by John Ortberg
Snapshot: The recently released American Religious Identification Survey (ARIS) indicates that faith is going down across the board. The number of people who identify themselves as Christian has decreased by 11 percent in a generation. The single fastest-growing category when it comes to religious affiliation is "None," which grew from 8 percent to 15 percent since 1990.
The "Nones" are the single biggest group in the state of Vermont, at 34 percent of the state's population. And "None" was the only religious category to grow in all 50 states.
One of the other fastest growing categories is "Don't Know/confused." (You can supply your own mainline humor here. In fact, the "two-party system" of evangelical versus mainline Christianity that I grew up with is collapsing. In an ironic return to Reformation language, in the United States "evangelical" will soon be synonymous with "Protestant.")
Barry Kosmin, who co-authored the survey, commented that more than ever before "people are just making up their own stories of who they are. They say, ?I'm everything. I'm nothing. I believe in myself.'" He said that faith is increasingly treated as a fashion statement that serves as a vehicle for self-expression rather than a transcendent commitment which demands costly devotion.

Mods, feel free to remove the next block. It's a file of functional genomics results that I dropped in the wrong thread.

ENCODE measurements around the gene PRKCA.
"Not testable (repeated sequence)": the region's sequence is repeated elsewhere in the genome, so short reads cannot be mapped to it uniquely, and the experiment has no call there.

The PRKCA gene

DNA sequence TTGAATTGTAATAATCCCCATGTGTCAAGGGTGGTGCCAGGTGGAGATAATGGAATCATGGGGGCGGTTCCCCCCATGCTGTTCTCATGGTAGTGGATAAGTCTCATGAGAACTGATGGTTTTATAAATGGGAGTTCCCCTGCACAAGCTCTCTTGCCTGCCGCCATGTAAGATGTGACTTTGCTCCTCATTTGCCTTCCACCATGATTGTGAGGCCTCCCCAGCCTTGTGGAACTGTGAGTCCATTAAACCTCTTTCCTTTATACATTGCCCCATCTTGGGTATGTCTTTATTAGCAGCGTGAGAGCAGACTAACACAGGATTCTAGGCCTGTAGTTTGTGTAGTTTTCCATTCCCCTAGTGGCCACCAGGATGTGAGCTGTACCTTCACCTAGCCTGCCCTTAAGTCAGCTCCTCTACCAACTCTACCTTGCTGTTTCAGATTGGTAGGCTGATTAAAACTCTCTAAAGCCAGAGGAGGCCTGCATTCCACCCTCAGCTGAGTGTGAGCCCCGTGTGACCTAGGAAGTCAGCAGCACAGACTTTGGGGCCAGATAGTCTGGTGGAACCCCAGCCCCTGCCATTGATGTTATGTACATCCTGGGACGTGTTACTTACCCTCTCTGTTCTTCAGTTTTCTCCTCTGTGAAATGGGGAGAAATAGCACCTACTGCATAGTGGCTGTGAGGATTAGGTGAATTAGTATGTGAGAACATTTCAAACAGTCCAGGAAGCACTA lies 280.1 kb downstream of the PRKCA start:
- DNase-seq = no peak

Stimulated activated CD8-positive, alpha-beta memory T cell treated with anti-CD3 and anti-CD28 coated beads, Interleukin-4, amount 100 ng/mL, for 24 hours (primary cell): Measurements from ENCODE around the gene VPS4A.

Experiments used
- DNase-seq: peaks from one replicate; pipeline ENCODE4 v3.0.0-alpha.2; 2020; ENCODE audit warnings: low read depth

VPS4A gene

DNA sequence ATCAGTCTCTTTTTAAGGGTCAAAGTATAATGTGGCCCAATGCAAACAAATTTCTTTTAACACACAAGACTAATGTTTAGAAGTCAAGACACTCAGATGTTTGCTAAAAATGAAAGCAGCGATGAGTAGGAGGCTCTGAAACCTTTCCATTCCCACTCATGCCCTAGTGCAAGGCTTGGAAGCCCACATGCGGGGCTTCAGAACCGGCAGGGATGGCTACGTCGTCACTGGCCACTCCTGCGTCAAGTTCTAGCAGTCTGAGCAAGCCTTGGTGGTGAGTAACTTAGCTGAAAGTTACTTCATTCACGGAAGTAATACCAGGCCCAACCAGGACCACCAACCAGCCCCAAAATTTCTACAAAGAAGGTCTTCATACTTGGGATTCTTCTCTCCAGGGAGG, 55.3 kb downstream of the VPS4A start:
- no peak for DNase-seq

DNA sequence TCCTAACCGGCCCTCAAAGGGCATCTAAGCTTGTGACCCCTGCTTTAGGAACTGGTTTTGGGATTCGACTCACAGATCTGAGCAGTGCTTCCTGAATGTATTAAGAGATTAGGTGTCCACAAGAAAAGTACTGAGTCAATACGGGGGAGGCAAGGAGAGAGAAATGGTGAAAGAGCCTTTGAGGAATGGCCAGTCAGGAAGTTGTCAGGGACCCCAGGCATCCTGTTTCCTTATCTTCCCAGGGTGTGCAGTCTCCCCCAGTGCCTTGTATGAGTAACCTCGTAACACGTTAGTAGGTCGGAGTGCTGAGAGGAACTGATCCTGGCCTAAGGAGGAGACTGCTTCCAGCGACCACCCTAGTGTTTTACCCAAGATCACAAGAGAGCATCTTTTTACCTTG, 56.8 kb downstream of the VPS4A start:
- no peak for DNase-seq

One respondent to a version of the story in USA Today said: "None of my friends believe in God. When the subject of religion comes up around the table, we all just mock it. It's a source of ridicule." 27 percent of Americans do not even expect a religious funeral at their death. The survey doesn't indicate how many are hoping to skip death altogether.
Snapshot: In the entertainment section of The San Francisco Chronicle recently, someone asked Mick LaSalle, the movie critic, what kind of movie will never be re-made. He answered by pointing to films like Going My Way, and forties films that starred Bing Crosby as a young parish priest. Religion is simply no longer accepted as part of the national fabric, he said. The one kind of movie that is most unlikely to be re-made today is one that assumes faith as a kind of national backdrop.
Snapshot: I was talking to some young church leaders recently about how, twenty years ago, if someone wanted to look for a model of what an effective church might look like in the future, they would generally go to a place like Willow Creek or Saddleback. But these younger leaders said it was no longer apparent where they should go to see what church might look like in another twenty years.
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